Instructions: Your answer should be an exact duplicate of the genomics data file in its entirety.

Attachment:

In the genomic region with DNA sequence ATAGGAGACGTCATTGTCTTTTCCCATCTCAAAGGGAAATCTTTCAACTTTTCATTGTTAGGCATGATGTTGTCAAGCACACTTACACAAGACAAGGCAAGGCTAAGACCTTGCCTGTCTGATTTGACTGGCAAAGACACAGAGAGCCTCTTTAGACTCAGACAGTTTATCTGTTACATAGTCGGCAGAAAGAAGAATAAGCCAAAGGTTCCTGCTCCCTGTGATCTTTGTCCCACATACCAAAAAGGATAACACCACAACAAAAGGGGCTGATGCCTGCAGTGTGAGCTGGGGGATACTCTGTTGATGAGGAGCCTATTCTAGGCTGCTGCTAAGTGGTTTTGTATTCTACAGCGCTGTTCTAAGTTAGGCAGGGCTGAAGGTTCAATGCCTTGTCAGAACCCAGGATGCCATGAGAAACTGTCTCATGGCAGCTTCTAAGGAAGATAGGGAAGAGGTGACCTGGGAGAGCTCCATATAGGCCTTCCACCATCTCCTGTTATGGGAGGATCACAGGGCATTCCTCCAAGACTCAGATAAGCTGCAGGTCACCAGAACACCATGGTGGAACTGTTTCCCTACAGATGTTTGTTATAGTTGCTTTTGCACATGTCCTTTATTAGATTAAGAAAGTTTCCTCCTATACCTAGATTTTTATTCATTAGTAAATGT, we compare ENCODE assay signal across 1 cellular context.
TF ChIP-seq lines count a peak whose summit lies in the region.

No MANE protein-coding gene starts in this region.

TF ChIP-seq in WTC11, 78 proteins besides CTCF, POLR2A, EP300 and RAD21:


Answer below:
In the genomic region with DNA sequence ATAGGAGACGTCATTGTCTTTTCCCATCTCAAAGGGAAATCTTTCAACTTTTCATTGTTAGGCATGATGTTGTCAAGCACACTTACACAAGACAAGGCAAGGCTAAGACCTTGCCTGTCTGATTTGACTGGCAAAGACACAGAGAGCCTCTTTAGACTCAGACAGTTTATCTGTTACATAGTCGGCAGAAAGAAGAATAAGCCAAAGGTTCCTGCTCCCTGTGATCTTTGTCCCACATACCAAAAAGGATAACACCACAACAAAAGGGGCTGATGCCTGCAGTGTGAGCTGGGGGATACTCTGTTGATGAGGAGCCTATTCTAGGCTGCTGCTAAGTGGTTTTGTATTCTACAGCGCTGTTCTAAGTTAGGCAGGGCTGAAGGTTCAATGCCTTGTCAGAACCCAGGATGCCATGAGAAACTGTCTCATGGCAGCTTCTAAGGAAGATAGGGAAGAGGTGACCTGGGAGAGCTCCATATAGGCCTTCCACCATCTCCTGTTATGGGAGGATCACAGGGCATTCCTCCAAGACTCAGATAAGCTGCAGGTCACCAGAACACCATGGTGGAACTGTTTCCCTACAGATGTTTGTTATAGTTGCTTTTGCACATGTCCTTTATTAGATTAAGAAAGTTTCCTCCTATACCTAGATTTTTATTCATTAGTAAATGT, we compare ENCODE assay signal across 1 cellular context.
TF ChIP-seq lines count a peak whose summit lies in the region.

No MANE protein-coding gene starts in this region.

TF ChIP-seq in WTC11, 78 proteins besides CTCF, POLR2A, EP300 and RAD21: